According to H&R Block, 62% of teenagers follow the financial model of their parents. College is one option for a person who wants to earn more than his or her parents. Before deciding on the necessary education to obtain a more fulfilling career, it is important to ask: is going back to college right for you?

First, consider what a college education will accomplish. Research job fields to discover which jobs require a two-year or four-year college degree. Some jobs may only require classes at a technical or vocational school. Others may require shorter training classes taught by certified experts to get the experience or certification. Sometimes licenses and certificates are enough to get started in a certain career, and the investment is a fraction of the cost of four years of college.

Second, consider the cost of college versus other short-term options. Remember to factor in the future benefits a college degree offers, like better working environment and increased-paying jobs. For working adults, government grants and assistance are available to help pay for school. Most schools will help file paperwork for loans, including extra disbursements the student can use to help pay for school-related charges.

Some companies offer tuition reimbursement and will help pay for some, most, or all college expenses. Check with human resources departments to find out which companies offers these valuable programs. Many organizations offer grants and scholarships as ways to help fund college educations. Unlike student loans, most grants and scholarships do not have to be paid back at the end of school. Check the requirements carefully, as some do require repayments if the student drops out of school.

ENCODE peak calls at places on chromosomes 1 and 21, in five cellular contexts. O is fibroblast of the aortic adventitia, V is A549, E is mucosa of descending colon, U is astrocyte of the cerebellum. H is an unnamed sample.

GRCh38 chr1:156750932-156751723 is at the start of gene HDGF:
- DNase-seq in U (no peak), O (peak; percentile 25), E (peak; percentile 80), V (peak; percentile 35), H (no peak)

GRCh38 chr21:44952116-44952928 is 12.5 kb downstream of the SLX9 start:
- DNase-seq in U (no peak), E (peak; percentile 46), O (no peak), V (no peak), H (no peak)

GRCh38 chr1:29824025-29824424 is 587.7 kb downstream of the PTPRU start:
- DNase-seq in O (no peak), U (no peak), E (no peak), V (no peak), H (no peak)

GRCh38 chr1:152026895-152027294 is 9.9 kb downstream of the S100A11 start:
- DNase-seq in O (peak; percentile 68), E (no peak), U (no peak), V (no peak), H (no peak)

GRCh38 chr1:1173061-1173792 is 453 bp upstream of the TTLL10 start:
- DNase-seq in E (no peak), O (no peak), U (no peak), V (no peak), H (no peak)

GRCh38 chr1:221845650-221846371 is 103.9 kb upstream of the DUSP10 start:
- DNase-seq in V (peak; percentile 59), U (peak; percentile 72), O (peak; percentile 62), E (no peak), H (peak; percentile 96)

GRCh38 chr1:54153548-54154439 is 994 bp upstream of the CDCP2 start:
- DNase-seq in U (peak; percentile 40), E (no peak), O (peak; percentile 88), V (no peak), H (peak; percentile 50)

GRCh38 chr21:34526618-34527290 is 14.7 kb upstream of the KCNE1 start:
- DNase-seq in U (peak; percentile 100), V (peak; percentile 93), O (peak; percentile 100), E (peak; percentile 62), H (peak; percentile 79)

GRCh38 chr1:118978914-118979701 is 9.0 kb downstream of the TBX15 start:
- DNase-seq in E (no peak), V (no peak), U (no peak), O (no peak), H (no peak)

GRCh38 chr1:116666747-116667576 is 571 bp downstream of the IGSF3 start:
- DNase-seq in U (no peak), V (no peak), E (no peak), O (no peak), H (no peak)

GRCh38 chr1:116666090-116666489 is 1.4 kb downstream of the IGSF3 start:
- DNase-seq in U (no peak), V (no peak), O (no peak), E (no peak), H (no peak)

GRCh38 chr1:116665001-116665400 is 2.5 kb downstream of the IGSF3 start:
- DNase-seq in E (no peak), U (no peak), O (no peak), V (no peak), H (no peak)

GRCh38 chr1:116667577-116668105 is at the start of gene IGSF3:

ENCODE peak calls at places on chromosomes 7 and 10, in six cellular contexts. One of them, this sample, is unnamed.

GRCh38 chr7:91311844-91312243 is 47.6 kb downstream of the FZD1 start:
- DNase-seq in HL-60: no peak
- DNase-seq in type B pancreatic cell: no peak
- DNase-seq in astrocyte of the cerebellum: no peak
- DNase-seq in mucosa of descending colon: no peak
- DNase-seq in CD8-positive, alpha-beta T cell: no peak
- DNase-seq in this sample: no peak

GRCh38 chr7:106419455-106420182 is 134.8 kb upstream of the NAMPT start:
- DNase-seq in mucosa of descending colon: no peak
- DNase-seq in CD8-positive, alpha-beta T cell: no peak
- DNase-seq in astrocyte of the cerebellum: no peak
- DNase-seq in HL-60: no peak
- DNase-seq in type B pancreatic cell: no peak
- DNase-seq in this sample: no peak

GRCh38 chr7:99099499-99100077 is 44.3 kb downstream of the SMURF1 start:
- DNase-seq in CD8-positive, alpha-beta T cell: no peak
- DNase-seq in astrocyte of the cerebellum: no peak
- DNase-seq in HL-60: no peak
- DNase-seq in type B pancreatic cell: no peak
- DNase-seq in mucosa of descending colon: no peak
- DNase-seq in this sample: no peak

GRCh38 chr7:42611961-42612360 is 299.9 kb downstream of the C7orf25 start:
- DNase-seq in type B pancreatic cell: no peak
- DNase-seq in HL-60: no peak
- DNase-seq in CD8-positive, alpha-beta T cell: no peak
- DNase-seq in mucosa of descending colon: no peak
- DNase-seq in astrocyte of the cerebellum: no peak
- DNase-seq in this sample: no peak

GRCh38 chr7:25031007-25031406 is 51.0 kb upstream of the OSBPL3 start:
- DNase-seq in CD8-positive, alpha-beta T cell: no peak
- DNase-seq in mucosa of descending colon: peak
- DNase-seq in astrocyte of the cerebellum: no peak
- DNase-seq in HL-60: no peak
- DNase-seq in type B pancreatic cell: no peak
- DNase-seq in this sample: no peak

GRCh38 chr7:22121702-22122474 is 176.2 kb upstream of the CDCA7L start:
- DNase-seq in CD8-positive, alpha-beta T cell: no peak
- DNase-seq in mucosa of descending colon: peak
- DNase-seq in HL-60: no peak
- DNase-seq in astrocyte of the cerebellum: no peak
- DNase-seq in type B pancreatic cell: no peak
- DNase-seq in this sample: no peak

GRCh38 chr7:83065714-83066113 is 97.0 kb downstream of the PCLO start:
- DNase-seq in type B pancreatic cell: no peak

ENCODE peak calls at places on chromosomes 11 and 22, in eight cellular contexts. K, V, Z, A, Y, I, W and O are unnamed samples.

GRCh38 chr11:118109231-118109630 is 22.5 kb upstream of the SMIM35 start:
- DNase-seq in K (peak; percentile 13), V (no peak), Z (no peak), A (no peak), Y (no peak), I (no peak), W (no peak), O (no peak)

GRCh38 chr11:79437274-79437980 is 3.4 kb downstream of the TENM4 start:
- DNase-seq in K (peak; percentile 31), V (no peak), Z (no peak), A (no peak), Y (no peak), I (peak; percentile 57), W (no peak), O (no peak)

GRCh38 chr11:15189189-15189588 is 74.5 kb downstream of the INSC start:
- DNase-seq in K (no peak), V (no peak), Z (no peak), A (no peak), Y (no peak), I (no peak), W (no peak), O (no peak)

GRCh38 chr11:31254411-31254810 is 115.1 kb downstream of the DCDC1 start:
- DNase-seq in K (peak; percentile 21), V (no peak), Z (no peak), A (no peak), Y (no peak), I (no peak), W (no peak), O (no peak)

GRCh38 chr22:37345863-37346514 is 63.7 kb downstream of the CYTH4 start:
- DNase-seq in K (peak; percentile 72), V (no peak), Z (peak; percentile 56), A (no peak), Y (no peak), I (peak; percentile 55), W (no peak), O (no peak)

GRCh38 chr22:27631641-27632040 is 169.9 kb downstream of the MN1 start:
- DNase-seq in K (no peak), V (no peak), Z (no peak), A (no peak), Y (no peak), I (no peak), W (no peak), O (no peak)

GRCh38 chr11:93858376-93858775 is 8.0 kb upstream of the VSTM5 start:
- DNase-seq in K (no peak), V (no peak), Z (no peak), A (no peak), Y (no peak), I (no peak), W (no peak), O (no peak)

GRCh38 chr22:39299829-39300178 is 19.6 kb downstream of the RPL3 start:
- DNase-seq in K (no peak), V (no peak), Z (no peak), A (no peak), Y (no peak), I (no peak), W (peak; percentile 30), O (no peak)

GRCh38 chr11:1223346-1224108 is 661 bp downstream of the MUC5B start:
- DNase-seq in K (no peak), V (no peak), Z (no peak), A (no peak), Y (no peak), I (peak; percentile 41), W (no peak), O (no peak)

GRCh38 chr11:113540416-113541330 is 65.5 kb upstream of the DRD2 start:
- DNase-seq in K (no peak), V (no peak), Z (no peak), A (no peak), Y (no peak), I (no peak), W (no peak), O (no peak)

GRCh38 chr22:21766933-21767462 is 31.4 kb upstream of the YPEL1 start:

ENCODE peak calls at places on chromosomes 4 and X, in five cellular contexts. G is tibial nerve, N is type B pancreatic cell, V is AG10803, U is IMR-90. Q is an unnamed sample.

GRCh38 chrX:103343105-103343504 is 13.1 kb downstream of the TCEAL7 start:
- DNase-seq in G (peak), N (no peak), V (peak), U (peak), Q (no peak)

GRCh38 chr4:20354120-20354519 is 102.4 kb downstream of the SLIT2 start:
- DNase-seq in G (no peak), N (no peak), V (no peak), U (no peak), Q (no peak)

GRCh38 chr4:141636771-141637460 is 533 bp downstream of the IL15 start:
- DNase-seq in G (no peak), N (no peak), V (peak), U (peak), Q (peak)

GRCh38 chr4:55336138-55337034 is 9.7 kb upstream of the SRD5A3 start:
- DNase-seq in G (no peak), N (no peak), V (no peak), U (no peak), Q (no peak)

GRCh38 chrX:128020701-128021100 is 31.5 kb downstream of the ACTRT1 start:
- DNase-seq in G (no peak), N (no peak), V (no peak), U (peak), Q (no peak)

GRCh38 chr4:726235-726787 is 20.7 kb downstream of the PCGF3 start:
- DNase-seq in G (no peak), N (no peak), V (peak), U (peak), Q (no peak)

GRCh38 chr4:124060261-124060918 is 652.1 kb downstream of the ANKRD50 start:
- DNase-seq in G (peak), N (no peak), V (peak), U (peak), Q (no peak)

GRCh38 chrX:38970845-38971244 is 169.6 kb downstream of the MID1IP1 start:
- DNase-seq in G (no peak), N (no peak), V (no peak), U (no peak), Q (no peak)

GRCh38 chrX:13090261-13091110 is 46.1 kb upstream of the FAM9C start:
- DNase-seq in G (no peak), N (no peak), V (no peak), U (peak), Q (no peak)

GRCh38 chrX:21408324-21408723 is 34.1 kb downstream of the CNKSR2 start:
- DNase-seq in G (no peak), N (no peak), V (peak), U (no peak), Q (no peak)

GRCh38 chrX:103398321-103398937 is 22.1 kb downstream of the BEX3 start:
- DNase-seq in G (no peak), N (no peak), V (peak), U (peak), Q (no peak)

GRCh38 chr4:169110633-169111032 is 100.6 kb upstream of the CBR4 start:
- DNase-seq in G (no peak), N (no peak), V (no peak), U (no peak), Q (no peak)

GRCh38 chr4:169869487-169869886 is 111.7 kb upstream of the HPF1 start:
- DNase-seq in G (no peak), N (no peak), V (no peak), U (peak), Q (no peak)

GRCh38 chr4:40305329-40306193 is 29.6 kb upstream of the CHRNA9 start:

Remember that students always have to pay back the money borrowed in the form of student loans, even if the degree is not completed. Make sure that the degree chosen offers careers with competitive wages high enough to cover the monthly student loans students must pay after graduation.

Third, consider the right school. Life is busy, whether because of work, family or travel. Adding school into the mix is a big commitment. Luckily, there are a variety of different ways to earn a college degree that meet the demands of busy adult lives. Many schools offer online classes. Some degree programs and universities are finished completely online, so students can take classes and turn in homework whenever is most convenient, whether that’s at 6:30 in the morning or 11:45 at night. Some classes meet in the evenings, once or twice a week, or run exclusively on Saturday or Sunday mornings. Graduate programs offer a “low residency,” where the work is done almost exclusively online and students only meet at the school once or twice a year for one to two weeks at a time.

Finally, consider the student's support system. Going back to school is a big commitment and will take sacrifice. Weeknight dinners with girlfriends are replaced with group study sessions. Spouses might have to cook more often or take up extra shares of the household chores. Children will need to understand why parents can’t play a third game with them or why they can’t get on the computer at that moment. Having someone in the student's corner encouraging and helping them with life’s daily responsibilities is important to factor in when deciding if heading back to school is the right decision.